With Brazil struggling in its efforts to create a regulated carbon market, the country’s new president is moving to scrap his predecessor’s approach and start anew. But success is still far from guaranteed.
The administration of President
Luiz Inácio Lula da Silva
is putting the finishing touches on a proposal laying the groundwork for a new, regulated cap-and-trade system, which he is expected to send to Congress later this month. The approach is starkly different from that of his right-wing predecessor
who last year issued a decree relying on the private sector to establish the basis for a carbon market, which never happened.
In either case, the system would set emission caps for certain industries and allow some companies to temporarily offset their excess pollution by buying allowances from those that cut more emissions than required. One credit would amount to one metric ton of carbon dioxide either removed from or prevented from being emitted into the atmosphere. Over time, the cap would be lowered to reduce emissions.
Financing carbon-capture projects such as reforestation could also generate carbon credits. Proponents say it is a way to protect the Amazon rainforest and other biomes, an approach that could also become an income stream to millions of impoverished residents currently making money off deforestation.
Yet despite broad support from exporters, who deem a regulated carbon market necessary to maintain key consumer markets overseas and attract investment, the initiative faces significant political hurdles at home and may not be enough to tackle the deforestation that is responsible for nearly half of the nation’s carbon footprint.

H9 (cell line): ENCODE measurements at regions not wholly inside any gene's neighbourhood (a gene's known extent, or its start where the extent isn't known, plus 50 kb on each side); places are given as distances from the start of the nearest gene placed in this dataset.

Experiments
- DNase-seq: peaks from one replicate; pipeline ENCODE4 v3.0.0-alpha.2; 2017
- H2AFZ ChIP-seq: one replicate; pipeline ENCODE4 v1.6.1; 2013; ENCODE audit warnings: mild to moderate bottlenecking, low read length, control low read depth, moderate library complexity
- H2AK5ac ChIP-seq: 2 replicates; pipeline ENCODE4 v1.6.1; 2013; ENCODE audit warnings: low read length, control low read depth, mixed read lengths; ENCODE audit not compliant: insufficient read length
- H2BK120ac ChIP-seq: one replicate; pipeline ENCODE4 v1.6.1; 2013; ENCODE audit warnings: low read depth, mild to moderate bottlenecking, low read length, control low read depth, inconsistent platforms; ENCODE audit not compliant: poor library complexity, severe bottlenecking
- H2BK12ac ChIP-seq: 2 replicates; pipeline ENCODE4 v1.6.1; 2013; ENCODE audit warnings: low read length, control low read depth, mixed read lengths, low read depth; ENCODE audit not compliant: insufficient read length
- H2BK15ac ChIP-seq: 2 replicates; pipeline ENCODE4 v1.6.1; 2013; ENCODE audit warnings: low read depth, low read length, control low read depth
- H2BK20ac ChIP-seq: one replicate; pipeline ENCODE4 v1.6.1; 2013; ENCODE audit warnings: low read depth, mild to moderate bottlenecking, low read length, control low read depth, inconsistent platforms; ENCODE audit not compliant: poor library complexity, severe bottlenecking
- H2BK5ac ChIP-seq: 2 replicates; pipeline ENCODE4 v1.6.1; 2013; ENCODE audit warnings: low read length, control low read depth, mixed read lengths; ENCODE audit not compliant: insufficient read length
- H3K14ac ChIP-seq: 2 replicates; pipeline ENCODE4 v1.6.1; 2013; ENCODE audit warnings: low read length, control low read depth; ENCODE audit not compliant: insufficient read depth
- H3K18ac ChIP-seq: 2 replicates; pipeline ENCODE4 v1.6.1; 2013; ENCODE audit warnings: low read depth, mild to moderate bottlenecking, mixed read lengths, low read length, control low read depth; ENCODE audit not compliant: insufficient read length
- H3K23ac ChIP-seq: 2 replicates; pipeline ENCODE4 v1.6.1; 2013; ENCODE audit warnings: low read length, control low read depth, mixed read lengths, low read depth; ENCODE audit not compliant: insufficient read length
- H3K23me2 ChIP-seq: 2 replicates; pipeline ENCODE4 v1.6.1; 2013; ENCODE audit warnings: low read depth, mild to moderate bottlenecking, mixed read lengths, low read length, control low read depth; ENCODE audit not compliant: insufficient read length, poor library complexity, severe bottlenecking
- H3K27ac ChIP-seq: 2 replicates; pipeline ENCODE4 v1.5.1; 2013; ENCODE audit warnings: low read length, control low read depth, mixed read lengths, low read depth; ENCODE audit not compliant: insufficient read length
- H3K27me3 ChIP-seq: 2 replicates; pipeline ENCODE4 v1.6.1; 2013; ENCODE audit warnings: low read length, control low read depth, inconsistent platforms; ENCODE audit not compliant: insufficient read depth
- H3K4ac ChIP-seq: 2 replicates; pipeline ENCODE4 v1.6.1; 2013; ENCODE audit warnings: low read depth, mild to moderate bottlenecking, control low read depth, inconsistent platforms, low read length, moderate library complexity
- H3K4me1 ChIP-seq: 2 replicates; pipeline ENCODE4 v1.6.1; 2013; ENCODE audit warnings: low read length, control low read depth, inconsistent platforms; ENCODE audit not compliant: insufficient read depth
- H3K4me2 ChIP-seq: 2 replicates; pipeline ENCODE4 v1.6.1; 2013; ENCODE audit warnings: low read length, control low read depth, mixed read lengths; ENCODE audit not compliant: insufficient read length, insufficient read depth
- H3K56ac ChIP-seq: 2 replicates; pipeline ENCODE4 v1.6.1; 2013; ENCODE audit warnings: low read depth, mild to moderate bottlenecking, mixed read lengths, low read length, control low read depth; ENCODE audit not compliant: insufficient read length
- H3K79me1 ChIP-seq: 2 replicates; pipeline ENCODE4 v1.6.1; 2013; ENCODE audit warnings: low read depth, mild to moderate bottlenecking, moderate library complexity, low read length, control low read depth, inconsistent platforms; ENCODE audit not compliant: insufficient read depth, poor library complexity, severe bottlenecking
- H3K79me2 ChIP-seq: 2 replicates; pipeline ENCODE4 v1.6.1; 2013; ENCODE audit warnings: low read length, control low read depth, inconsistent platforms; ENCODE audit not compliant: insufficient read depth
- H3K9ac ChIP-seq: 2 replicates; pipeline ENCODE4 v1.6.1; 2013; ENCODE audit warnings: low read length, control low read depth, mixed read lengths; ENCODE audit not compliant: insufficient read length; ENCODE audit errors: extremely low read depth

Brazil prides itself on getting nearly half of its energy and almost all of its electricity from renewable sources. It also already has an active market in voluntary carbon credits, where corporations buy credits from certified environmental projects to offset their emissions to meet self-imposed targets. But all that may still not be enough in a world increasingly worried about climate change.
“There is a global green arms race. Do we want to just sit on our achievements and watch while the tortoise outruns us?” said
coordinator of the low-carbon economy portfolio at the nonprofit Institute for Climate and Society. “We need to price rising emissions,” he said, “and a regulated market is the least traumatic way to do it.”
As home to nearly 60% of the Amazon rainforest, Brazil is crucial to slowing global warming. Brazil was responsible for about 1.3% of global carbon-dioxide emissions in 2021, according to European Union data, and its population, economy and footprint are expected to grow, pushing the country further away from its commitments in the 2015 Paris global climate agreement and underscoring the need for a regulated carbon market. A cap-and-trade system could also beef up the country’s troubled economy, as global trade increasingly requires cleaner supply chains, some experts say.
“Having a regulated carbon market would be good for the overall economy, [and] would put our corporations in a better position to compete,” said
Luiz Gustavo Bezerra,
a partner at law firm Tauil & Chequer, which is associated with Mayer Brown.
Local exporters say they could benefit from regulation compatible with rules already in place in key overseas markets, which increasingly demand low-carbon supply chains. For example, a local regulated carbon market could help exporters avoid the carbon border adjustment mechanism the EU plans to charge on some imported products from 2026.